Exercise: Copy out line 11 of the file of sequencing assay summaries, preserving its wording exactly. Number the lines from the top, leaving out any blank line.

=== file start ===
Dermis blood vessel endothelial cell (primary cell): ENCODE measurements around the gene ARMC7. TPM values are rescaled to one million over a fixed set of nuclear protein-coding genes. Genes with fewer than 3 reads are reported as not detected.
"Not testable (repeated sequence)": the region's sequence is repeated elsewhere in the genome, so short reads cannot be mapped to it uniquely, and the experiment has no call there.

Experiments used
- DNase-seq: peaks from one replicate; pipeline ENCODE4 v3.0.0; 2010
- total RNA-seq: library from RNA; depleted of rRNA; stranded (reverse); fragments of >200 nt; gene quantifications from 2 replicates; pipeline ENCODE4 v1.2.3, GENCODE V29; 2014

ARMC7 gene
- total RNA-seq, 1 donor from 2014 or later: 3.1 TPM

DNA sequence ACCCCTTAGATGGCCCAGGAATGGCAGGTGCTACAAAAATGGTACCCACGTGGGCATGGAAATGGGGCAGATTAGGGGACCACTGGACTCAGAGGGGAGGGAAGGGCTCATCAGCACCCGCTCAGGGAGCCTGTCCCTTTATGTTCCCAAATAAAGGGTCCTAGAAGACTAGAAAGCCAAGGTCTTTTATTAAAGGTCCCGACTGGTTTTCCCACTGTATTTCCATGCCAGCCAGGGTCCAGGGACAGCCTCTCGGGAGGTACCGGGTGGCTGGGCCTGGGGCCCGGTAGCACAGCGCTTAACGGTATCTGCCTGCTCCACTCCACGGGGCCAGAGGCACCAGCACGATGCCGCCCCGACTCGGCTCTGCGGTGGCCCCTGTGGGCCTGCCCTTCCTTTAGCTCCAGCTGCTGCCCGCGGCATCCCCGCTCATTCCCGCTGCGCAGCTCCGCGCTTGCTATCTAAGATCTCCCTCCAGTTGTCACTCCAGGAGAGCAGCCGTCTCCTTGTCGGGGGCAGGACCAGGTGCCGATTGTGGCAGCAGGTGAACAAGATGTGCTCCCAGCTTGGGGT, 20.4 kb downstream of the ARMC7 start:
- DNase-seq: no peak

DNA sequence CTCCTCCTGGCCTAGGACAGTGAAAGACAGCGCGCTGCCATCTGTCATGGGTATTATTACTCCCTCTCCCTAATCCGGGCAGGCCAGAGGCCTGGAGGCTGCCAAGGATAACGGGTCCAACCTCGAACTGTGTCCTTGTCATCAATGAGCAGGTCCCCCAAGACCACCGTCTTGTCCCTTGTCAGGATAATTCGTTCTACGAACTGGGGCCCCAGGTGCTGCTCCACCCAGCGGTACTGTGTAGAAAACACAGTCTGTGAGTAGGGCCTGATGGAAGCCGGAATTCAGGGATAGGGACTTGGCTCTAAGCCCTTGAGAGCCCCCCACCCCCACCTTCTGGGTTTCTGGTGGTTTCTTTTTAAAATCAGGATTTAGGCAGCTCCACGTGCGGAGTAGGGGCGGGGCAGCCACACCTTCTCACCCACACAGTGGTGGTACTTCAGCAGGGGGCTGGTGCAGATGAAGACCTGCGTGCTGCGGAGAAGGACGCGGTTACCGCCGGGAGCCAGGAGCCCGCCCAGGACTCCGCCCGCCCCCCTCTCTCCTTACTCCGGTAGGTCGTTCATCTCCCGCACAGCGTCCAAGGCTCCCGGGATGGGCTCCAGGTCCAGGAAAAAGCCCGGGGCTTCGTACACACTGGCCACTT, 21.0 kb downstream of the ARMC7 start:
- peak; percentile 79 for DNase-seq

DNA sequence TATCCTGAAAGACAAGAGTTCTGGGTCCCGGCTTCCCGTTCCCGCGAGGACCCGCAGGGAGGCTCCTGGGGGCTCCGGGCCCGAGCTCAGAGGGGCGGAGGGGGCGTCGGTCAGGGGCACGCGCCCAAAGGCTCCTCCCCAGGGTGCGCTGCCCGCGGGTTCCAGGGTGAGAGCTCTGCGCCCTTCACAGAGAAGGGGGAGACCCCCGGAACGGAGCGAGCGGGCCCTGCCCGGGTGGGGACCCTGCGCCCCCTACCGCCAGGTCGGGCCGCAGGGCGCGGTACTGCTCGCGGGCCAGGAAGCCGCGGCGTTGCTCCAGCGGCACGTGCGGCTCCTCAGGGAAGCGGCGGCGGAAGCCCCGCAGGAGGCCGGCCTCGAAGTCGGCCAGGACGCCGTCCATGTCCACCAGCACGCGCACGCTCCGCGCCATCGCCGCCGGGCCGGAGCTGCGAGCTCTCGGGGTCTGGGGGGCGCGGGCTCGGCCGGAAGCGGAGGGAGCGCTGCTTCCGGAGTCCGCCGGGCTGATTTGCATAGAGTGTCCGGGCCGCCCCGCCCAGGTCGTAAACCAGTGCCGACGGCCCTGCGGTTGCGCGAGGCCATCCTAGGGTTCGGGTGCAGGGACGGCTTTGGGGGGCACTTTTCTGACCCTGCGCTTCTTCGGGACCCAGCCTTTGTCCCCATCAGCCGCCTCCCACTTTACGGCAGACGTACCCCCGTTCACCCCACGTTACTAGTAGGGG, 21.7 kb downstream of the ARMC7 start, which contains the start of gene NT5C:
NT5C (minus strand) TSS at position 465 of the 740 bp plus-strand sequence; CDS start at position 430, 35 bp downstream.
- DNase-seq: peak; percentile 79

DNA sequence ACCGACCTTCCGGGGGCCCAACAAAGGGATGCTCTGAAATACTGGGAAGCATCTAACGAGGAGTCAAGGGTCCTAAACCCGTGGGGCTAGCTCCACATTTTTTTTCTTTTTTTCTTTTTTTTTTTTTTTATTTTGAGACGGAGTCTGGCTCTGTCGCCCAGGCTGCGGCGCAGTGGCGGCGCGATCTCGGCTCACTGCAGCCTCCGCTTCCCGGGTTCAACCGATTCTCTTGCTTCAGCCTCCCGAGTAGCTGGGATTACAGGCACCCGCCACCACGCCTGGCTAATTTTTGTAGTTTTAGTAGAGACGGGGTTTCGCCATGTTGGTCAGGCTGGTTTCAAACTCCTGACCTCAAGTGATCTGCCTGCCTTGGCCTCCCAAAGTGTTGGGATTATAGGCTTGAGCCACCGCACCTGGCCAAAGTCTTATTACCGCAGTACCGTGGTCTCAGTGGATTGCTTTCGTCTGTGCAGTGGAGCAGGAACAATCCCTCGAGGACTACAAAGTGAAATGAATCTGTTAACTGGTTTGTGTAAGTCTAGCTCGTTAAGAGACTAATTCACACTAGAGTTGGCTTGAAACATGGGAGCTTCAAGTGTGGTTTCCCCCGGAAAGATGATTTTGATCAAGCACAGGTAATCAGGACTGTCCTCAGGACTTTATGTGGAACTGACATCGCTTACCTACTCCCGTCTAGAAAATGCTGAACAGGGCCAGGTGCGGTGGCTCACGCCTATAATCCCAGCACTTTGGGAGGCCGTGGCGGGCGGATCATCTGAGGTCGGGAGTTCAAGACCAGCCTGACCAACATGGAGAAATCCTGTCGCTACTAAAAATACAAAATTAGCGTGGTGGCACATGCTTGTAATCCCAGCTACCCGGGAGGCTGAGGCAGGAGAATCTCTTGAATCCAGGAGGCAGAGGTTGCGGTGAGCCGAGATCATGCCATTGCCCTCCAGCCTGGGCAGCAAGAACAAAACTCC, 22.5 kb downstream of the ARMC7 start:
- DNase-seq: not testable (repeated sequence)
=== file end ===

- peak; percentile 79 for DNase-seq